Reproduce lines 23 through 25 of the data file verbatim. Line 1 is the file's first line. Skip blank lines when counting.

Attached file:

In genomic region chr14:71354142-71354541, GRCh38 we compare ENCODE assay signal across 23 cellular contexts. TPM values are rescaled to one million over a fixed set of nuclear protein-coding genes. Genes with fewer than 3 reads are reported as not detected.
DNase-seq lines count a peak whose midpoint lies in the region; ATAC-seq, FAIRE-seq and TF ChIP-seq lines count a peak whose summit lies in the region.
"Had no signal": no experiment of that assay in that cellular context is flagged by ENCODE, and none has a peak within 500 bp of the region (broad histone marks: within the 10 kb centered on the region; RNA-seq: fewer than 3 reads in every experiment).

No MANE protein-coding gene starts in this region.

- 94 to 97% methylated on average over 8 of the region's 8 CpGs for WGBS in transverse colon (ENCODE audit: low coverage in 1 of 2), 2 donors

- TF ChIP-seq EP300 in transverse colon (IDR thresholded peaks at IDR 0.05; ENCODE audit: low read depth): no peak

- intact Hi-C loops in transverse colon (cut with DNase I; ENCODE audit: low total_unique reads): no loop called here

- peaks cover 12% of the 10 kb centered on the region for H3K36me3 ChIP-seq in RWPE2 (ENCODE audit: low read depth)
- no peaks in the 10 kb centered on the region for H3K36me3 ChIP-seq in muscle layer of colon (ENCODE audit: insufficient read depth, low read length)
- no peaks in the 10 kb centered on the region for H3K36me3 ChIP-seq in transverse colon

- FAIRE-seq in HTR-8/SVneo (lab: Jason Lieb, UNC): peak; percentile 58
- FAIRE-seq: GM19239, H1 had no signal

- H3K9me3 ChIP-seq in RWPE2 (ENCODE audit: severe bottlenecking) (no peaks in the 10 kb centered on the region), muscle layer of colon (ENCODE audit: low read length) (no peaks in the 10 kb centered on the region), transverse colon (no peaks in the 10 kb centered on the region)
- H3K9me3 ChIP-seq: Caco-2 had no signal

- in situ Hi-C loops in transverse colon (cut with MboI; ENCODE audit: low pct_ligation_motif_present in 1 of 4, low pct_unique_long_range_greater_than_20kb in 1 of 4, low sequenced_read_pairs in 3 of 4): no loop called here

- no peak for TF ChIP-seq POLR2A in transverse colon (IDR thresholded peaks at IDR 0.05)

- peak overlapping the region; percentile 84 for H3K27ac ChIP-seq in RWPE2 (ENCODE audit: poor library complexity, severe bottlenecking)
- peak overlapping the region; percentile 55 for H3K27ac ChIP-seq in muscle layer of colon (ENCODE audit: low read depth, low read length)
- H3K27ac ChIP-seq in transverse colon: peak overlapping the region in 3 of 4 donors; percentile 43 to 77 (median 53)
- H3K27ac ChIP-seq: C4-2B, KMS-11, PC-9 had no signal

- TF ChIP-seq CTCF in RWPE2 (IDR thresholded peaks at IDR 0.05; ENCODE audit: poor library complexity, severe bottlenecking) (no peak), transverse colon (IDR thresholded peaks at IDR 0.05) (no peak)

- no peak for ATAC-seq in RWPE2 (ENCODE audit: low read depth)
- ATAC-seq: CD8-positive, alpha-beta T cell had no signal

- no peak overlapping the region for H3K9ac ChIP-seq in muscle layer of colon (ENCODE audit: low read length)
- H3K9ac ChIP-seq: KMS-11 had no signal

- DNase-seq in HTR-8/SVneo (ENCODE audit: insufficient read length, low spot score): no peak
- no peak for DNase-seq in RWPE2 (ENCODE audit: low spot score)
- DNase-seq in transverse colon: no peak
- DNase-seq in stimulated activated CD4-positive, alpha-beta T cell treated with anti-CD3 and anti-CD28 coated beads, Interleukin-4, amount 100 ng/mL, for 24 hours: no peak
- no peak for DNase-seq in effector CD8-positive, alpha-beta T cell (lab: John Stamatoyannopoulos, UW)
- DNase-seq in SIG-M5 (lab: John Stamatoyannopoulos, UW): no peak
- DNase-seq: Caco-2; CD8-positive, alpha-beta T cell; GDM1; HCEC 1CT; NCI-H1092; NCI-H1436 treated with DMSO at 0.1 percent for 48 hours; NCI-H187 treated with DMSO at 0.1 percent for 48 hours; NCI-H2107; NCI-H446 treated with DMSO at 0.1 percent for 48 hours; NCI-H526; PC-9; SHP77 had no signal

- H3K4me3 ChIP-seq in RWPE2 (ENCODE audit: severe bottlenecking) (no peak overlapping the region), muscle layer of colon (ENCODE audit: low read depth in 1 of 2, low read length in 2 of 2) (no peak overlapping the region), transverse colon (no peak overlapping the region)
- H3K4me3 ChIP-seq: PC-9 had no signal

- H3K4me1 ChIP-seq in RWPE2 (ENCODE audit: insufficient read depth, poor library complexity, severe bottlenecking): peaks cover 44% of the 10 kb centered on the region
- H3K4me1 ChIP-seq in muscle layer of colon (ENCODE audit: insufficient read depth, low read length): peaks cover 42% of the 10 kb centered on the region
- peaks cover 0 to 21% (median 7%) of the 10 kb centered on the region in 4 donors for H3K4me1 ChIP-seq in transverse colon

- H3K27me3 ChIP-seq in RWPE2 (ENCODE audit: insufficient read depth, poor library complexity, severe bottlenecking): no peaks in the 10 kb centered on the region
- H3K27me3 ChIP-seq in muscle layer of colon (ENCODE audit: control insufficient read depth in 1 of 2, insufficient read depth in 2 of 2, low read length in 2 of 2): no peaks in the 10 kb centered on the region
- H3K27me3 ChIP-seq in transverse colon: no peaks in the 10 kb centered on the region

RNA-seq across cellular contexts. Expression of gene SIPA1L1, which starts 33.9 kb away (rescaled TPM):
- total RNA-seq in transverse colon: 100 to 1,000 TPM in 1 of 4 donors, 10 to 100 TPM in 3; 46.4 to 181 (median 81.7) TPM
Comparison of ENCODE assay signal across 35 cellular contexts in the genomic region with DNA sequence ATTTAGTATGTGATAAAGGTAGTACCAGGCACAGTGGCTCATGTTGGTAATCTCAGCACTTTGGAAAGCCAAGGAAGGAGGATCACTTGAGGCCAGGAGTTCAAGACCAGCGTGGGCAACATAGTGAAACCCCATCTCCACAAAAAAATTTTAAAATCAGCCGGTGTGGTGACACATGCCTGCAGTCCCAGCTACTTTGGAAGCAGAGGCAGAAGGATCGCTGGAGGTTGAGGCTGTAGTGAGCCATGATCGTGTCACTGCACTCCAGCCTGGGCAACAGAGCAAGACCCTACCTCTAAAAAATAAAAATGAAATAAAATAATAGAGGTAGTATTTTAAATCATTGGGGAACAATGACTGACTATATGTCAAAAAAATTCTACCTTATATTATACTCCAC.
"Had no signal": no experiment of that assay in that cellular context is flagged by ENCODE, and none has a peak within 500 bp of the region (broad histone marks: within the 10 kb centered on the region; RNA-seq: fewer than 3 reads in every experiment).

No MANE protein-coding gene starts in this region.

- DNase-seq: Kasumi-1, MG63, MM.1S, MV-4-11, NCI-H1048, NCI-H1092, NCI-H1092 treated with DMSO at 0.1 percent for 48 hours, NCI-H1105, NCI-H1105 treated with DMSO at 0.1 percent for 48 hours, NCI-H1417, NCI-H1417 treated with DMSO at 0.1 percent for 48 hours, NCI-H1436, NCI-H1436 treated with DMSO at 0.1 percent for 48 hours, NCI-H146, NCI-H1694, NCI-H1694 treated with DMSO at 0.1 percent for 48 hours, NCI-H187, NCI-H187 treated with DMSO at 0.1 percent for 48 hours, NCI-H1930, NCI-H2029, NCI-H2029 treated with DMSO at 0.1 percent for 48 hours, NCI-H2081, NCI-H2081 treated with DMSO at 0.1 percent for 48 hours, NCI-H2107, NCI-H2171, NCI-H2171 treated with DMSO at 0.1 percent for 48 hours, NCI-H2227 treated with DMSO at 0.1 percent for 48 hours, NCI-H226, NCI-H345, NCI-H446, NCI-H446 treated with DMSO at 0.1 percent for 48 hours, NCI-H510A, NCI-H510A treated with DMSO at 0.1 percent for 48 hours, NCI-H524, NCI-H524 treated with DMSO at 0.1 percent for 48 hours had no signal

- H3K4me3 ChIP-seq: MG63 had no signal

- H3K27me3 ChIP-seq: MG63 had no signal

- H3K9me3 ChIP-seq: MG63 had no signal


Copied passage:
- ATAC-seq: CD8-positive, alpha-beta T cell had no signal

- no peak overlapping the region for H3K9ac ChIP-seq in muscle layer of colon (ENCODE audit: low read length)
- H3K9ac ChIP-seq: KMS-11 had no signal